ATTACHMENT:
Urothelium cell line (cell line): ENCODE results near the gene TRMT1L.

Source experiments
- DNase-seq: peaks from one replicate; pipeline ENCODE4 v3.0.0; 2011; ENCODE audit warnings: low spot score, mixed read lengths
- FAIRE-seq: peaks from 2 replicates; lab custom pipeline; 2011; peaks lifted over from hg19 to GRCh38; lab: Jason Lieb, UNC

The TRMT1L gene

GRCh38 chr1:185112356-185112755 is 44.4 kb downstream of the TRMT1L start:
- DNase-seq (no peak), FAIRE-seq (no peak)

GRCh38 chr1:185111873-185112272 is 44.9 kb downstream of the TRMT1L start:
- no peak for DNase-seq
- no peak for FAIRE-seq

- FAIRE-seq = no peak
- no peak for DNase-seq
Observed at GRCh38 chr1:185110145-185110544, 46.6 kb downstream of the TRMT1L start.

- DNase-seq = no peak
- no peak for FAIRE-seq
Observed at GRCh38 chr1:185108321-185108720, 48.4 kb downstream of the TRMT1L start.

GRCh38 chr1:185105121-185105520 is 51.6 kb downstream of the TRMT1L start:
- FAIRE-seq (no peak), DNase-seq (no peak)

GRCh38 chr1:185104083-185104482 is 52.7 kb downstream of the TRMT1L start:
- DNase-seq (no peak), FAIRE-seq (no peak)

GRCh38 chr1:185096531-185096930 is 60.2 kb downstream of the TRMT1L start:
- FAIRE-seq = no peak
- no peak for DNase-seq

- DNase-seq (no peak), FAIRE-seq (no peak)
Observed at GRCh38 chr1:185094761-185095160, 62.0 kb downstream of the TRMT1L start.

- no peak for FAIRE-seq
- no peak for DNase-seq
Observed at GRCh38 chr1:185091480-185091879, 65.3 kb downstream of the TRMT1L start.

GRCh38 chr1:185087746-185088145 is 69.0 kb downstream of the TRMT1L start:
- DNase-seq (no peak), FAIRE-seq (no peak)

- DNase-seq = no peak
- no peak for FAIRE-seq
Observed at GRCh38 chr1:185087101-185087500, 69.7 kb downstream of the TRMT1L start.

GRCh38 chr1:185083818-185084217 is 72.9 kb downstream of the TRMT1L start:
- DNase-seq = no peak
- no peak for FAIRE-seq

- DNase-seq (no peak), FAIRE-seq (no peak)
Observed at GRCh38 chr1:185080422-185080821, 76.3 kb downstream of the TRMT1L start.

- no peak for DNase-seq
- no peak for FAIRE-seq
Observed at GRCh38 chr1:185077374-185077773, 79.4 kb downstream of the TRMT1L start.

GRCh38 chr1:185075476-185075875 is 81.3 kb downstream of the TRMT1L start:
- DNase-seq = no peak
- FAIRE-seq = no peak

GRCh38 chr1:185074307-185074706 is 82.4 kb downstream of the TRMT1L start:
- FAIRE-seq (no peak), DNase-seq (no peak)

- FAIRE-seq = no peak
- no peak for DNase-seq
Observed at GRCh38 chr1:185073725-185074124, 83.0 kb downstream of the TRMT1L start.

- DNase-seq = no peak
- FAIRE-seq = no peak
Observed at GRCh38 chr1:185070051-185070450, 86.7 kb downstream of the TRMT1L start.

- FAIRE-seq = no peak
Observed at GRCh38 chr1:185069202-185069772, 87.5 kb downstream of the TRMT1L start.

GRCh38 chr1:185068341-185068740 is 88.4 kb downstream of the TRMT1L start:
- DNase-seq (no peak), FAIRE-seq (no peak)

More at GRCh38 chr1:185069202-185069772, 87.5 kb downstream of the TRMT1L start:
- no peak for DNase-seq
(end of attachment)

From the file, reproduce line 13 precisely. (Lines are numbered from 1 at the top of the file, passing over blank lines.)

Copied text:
Observed at GRCh38 chr1:185110145-185110544, 46.6 kb downstream of the TRMT1L start.